Imagine Nigeria

When I was a little boy about the age of eight, my mother used to tell us about “yesterday Nigeria” the era of prosperity when one naira equalled one dollar, when minimum wage could buy one a luxury car, a time when Nigerians needed no visa to travel to Europe or America. She spoke wistfully about a time when Nigeria still had her airways and railways. She used to tell us about the railway experience of how she frequently boarded the train from her parents’ home in Offa to School in Ilorin where she was a boarding house student at the Queen Elizabeth Secondary School. She would always board the first class coach and enjoy VIP services from well dressed and well-mannered waitresses who welcomed her with smiles on their faces and addressed her as ‘ma’am’.

She always preferred window seat from where she enjoyed the beauty of nature while sipping on her refreshments. Her narrations about how she soaked up the divine views of the thick lush forests and her awe of the wildlife she spotted occasionally was a magical tale for us. She mentioned how slow the train was and how that gave her the chance to enjoy the beauty of the many different species of birds perched on the trees. We lived in “the prosperous” Nigeria through her stories and our imagination while the reality was vastly different. Growing up in the 80’s I realized that “yesterday Nigeria” clearly existed only in the past along with its railways. Everything was just a memory for my mom’s generation and a tale for us.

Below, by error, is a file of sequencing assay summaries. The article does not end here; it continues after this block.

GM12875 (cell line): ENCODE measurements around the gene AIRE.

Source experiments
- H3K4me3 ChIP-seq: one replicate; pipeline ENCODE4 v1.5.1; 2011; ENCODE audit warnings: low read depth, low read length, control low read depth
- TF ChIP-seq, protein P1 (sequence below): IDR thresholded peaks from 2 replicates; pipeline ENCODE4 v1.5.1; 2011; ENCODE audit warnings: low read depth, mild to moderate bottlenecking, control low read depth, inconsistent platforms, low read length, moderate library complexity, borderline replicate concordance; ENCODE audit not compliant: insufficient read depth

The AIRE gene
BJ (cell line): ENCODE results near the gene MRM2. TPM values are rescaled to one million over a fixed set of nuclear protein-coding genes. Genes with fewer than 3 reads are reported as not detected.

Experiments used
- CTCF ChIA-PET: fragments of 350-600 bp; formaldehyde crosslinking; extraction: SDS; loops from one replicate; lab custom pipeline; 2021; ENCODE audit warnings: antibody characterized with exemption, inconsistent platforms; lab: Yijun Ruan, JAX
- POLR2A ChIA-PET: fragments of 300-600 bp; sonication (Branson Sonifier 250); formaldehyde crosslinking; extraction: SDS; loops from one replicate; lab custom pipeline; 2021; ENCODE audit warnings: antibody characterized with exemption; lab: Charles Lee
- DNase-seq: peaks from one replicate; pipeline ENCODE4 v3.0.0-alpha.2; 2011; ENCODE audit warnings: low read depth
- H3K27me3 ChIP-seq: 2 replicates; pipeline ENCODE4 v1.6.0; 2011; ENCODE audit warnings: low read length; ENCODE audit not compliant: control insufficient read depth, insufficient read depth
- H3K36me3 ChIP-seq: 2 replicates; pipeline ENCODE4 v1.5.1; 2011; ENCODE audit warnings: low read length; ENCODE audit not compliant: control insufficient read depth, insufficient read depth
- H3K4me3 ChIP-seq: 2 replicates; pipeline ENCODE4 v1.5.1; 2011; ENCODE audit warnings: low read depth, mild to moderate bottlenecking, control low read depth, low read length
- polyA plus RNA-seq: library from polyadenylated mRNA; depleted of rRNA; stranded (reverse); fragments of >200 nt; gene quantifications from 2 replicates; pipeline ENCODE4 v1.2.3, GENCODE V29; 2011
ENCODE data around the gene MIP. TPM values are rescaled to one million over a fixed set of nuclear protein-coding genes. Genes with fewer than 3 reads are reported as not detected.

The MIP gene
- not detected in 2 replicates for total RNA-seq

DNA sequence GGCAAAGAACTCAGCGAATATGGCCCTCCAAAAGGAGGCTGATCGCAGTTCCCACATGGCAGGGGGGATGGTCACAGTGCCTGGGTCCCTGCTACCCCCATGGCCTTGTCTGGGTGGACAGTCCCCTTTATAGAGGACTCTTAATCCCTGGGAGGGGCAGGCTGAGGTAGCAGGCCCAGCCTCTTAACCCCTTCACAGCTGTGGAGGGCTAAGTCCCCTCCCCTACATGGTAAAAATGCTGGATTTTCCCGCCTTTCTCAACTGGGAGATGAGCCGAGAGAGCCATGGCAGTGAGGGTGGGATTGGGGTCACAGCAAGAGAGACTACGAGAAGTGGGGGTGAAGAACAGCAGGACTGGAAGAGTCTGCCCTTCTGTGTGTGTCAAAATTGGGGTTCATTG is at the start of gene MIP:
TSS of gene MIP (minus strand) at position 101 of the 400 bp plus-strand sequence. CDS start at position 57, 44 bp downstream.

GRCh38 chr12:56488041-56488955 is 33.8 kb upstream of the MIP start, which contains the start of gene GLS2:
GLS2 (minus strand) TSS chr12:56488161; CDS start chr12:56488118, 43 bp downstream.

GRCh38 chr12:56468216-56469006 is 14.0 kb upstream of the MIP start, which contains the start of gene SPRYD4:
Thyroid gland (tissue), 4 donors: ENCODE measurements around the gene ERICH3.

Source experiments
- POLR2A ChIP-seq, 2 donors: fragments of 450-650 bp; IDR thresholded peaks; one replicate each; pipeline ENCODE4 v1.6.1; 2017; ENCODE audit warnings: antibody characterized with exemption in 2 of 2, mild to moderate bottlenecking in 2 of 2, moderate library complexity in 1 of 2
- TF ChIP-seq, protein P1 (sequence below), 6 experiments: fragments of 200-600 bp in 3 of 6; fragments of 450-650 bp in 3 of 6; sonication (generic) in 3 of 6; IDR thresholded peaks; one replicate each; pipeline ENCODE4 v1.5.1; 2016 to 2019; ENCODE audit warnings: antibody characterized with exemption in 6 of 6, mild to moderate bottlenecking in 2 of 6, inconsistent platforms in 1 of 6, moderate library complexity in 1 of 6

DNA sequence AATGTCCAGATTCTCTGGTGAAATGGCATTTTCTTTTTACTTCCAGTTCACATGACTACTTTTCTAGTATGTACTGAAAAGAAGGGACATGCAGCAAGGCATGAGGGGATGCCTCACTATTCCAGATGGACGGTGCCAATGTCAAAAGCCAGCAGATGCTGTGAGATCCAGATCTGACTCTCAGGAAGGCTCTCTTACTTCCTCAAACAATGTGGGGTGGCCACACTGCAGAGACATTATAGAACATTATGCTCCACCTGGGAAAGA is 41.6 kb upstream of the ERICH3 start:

My first ever experience riding a train was abroad and it was vastly different from what my mom had experienced and described to us. It was not a slow ride at all and it lacked any view of nature. It was devoid of the mesmerizing quality of my mom’s train journey.

In Cloud Atlas, David Mitchell writes that “there ain’t no journey what don’t change you some”

I am in my mid-thirties now, I have returned home from overseas and have had to travel from Abuja the city of the International Airport to the city where my mother lives to visit her and family. I had intended to hire a cab that would directly drive me home as I did not want to struggle with my more than ample luggage. But, my mother mentioned the new railroad from Abuja (the capital city where the International Airport is) to Kaduna (the city where she lives) and asked that I travel on it. I was not at all keen to sit in a slow train as I had gotten used to the modern lifestyle which was all about being fast and efficient. I openly told her that I prefer the convenience of a fast train to a slow-moving train but she insisted that I try it anyways and I am immensely glad she did.

This experience for me was like stopping to smell the roses. In the process of getting ahead and being on top of one’s personal and professional life, we forget to live life and enjoy the many blessings it has to offer. When the train started moving I was experiencing the magical train journey that my mom used to talk about. Nature, its beauty and many wonders, the slow pace of the train that lets you savour the journey all in all I was transported back to my childhood where my mom described the same experience with a twinkle in her eyes.

This article is not just about my train journey it is also about taking chances. It is about getting out of your comfort zone and realizing that the real magic happens when you are actually out of your comfort zone. This article is about me learning to slow down and savour the different flavours of life. How many times have we all stepped out of the madness of our minds and lives to just enjoy our surroundings?

I would like to end this article with a quote from the famous Melody Beattie that would leave you pondering over your life. “Each moment in time we have it all, even when we think we don’t.”

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